Friday, April 09, 2010

The Universe's Guide to Hitchhikers

Title: The Ultimate Hitchhiker's Guide to the Galaxy
Author: Douglas Adams
Bookmark: built-in ribbon

I have no idea how many times I've read this series. My best guess is that this is my third run through, but the number could easily be higher. Each time, though, my impressions are the same:
  1. Douglas Adams is a genius.
  2. Absolutely anything can be satirized in a sci-fi framework.
  3. Mr. Adams got tired of these books after number three (there are five books in the Hitchhiker Trilogy)
  4. I don't care--they're still fun.
The first time I read these I had to poke around in the uncharted territory of the Adult Fiction section of my hometown library. That was before they moved to the new building, and there was a stark contrast between the kids/teen section (comfy chairs, carpeting, bright colors, lots of light) and the Adult Fiction section (concrete floors, high narrow canyons of bare steel bookshelves, sunlight creeping greenly through ivy-choked smoked glass windows). It felt like a library both secret and arcane, the type of place you see in a creepy movie where the books might be filled with strange symbols printed in blood, or where mysterious figures may direct you to a goal, and are later discovered to be twenty years dead. Then I started reading Douglas Adams, and realized that's exactly the kind of space I had discovered. He may well have been my entry into Adult Fiction. I don't remember for sure.

Now I own two separate copies of the entire trilogy. This one is black, with gold lettering on the cover, gilt-edged pages, and a long, narrow ribbon trailing from the spine to mark your place. It looks like the sort of book found in the libraries seen in those movies. Exactly the sort of thing to keep on a bedside table or shelf to add a touch of class to your collection until someone notices the picture of a small sphere (planetoid?) sticking its thumbs where its ears might be and waggling its tongue at you. Kind of what Adams' books did to... well, everything.

For those unfamiliar with the books (if you are among their number, you should read them soon, or we may not be able to be friends anymore), they start with Arthur Dent, mild-mannered Englishman, protesting the pending demolition of his house to make room for a bypass. Then his friend Ford convinces him to leave the planet with/ abducts him because the Vogons are coming, and they want to destroy the planet to make way for a hyperspace bypass. Don't try to figure out why it makes sense. You'll never get there.

Arthur and Ford (who had been stuck on our planet for fifteen years, but is actually a Betelgeusian who writes for the Hitchhiker's Guide to the Galaxy) proceed to have a series of wildly improbable and bizarre misadventures traipsing about the galaxy and through time, learn the secret origins of our planet and the questionable origins of our species, witness the end of the Universe, quest for Ultimate Truths, learn to fly, defy physics and escape certain death too many times to count. Oh, and they help to save the universe at least once. And that's just the first three books.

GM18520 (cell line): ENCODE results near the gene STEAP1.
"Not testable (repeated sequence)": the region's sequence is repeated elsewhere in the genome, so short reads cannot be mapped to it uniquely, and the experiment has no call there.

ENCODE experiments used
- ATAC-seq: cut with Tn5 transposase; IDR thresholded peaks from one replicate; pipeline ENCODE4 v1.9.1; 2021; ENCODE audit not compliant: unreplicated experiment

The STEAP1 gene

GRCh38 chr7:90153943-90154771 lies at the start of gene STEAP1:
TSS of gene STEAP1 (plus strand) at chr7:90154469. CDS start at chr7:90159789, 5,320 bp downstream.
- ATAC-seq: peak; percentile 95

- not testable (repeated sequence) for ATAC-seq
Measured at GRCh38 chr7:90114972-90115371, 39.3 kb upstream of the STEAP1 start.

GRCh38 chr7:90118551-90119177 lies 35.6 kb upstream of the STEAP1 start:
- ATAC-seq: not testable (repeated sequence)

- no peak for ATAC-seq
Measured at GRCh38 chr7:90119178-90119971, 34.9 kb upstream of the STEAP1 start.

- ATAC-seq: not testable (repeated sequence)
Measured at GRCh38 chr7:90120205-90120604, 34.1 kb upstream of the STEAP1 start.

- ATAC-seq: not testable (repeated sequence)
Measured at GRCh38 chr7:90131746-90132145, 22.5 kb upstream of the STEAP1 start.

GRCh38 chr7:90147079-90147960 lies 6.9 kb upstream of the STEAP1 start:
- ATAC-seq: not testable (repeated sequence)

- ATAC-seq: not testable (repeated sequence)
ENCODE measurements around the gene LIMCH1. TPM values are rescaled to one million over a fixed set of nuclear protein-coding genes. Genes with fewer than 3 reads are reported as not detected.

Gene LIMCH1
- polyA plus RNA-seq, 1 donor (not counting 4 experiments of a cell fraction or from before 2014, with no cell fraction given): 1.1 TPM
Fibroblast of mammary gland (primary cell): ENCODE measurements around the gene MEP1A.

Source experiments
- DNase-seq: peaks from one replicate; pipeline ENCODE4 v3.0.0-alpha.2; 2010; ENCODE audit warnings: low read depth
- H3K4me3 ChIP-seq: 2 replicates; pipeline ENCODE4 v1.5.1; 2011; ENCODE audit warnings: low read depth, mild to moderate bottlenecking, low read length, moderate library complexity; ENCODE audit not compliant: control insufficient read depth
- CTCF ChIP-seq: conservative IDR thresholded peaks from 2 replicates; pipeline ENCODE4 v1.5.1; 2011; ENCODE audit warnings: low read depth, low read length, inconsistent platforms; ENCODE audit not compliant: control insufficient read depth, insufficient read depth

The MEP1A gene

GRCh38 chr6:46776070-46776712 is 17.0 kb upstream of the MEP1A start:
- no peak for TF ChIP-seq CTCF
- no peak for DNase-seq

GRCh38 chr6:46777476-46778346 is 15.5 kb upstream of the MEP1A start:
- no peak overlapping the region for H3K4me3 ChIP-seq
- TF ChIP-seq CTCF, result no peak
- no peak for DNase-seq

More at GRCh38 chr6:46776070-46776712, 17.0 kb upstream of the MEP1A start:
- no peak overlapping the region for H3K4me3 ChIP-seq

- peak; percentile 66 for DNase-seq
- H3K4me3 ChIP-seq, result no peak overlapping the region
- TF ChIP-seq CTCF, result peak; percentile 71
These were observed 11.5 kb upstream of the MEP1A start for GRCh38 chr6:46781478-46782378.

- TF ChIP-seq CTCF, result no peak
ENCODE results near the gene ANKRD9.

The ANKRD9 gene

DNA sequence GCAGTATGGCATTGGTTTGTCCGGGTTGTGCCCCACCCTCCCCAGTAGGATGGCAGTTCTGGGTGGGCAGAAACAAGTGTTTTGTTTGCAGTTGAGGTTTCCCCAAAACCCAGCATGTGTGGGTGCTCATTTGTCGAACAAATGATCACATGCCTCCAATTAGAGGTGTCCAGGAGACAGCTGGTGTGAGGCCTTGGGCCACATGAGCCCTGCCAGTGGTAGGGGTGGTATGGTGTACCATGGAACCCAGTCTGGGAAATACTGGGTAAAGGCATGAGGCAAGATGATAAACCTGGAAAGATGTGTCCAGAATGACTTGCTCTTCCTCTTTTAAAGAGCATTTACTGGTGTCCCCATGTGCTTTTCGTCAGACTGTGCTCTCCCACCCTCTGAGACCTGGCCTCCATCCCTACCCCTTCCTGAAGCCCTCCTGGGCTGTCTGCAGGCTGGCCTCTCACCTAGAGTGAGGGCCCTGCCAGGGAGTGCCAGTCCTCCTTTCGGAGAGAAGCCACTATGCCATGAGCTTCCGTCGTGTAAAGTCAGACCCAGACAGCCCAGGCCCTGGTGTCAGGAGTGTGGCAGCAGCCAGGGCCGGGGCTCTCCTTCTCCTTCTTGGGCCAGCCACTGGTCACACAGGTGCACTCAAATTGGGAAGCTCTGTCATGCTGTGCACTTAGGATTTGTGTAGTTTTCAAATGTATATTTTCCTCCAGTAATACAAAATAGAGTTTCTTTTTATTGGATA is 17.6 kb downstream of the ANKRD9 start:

My guess is that Adams felt he was done at this point, but a clamoring public demanded more. Again, this is only a guess. I've done no actual research on that topic. The fourth book is a complete departure. When I first read it, I was annoyed that Adams had suddenly decided to write an entire novel that seemed to be nothing more than a dopey love story, and Ford (my favorite character in the series, possibly in all of literature) spends most of it setting up an elaborate telephone prank to bankrupt a technology company and possibly drive one of its sales representatives completely mad. Now, I can at least appreciate that he may have wanted to try something different, and I have to admit it contains the hottest and most physically improbable love scene ever written. Plus, he tells us God's Last Message to His Creation, which has been thoroughly commercialized, as you might expect.

The last book, though, makes it obvious that Adams was done with HHGTTG books, because SPOILER ALERT he destroys the Earth in every possible universe simultaneously, taking with it three of the major characters.


There's also a short story, Young Zaphod Plays It Safe, which I've only ever seen in my two collected editions, and takes place long before the trilogy starts, but gets stuck in the book somewhere between the third and fifth volumes (I don't remember whether it's before or after the fourth).

The important thing to remember is that he's not really trying to write a sci-fi epic. He's just using sci-fi to look at everything in our messed-up world and give it a twisted, satirical bent. Hell, he even uses it to make fun of sci-fi. It's rude, unapologetic, completely hysterical, and absolutely brilliant. To those who read this, remember to pack your towel.

Thanks, Mr. Adams. So long, and thanks for all the fish.

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posted by reyn at 1:21 PM


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